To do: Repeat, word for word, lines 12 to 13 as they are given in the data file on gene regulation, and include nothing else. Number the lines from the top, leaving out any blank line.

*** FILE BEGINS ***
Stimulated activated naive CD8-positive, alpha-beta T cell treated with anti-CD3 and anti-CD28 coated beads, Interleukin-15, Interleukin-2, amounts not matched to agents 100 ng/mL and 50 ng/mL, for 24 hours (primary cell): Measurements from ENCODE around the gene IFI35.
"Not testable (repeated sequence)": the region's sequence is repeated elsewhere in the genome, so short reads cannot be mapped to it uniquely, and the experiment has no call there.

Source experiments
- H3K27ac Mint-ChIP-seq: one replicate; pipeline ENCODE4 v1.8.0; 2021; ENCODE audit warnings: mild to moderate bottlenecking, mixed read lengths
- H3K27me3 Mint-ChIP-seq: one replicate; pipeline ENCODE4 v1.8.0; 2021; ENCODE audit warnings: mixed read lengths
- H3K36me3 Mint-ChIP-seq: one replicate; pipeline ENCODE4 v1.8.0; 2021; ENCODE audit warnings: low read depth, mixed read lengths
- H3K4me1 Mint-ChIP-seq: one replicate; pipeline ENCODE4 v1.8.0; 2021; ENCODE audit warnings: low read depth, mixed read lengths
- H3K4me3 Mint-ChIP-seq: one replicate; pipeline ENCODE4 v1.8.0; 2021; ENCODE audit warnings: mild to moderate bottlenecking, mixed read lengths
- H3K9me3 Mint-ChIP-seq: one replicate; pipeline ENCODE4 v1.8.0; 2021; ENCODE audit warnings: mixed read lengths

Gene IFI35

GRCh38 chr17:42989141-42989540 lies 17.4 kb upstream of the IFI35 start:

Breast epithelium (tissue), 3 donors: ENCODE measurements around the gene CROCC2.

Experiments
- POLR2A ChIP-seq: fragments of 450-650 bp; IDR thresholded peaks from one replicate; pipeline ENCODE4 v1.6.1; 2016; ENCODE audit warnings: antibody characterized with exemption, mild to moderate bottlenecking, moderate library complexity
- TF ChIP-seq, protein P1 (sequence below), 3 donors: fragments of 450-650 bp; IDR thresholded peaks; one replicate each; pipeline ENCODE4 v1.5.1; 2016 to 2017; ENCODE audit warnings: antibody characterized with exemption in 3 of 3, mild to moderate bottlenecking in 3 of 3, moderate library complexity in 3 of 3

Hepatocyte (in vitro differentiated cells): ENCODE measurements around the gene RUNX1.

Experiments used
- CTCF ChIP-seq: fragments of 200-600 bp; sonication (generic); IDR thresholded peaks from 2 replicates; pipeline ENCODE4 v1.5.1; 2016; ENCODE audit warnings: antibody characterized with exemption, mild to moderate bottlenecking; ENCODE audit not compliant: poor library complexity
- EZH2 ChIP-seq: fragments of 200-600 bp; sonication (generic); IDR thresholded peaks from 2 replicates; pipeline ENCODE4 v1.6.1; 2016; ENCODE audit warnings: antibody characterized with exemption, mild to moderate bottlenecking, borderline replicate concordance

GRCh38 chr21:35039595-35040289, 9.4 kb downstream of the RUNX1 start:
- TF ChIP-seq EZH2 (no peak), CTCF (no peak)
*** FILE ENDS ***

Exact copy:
Breast epithelium (tissue), 3 donors: ENCODE measurements around the gene CROCC2.

Experiments